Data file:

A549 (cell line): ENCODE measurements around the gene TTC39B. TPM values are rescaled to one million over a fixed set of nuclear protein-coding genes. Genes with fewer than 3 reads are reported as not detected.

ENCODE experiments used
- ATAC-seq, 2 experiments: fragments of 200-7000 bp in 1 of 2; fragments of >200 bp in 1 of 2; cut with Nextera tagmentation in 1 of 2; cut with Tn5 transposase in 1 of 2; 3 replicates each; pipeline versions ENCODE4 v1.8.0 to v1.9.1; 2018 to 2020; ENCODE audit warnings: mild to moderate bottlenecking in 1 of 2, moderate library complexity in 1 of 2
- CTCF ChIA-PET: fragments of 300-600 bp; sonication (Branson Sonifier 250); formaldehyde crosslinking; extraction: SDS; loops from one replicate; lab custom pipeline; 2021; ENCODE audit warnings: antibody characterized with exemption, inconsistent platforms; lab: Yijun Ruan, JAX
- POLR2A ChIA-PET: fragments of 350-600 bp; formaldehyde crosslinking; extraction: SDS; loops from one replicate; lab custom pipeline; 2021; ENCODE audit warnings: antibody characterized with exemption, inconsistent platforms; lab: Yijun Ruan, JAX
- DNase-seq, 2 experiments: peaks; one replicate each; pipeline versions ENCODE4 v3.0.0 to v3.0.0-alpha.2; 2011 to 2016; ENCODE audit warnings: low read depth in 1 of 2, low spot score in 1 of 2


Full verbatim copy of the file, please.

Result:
A549 (cell line): ENCODE measurements around the gene TTC39B. TPM values are rescaled to one million over a fixed set of nuclear protein-coding genes. Genes with fewer than 3 reads are reported as not detected.

ENCODE experiments used
- ATAC-seq, 2 experiments: fragments of 200-7000 bp in 1 of 2; fragments of >200 bp in 1 of 2; cut with Nextera tagmentation in 1 of 2; cut with Tn5 transposase in 1 of 2; 3 replicates each; pipeline versions ENCODE4 v1.8.0 to v1.9.1; 2018 to 2020; ENCODE audit warnings: mild to moderate bottlenecking in 1 of 2, moderate library complexity in 1 of 2
- CTCF ChIA-PET: fragments of 300-600 bp; sonication (Branson Sonifier 250); formaldehyde crosslinking; extraction: SDS; loops from one replicate; lab custom pipeline; 2021; ENCODE audit warnings: antibody characterized with exemption, inconsistent platforms; lab: Yijun Ruan, JAX
- POLR2A ChIA-PET: fragments of 350-600 bp; formaldehyde crosslinking; extraction: SDS; loops from one replicate; lab custom pipeline; 2021; ENCODE audit warnings: antibody characterized with exemption, inconsistent platforms; lab: Yijun Ruan, JAX
- DNase-seq, 2 experiments: peaks; one replicate each; pipeline versions ENCODE4 v3.0.0 to v3.0.0-alpha.2; 2011 to 2016; ENCODE audit warnings: low read depth in 1 of 2, low spot score in 1 of 2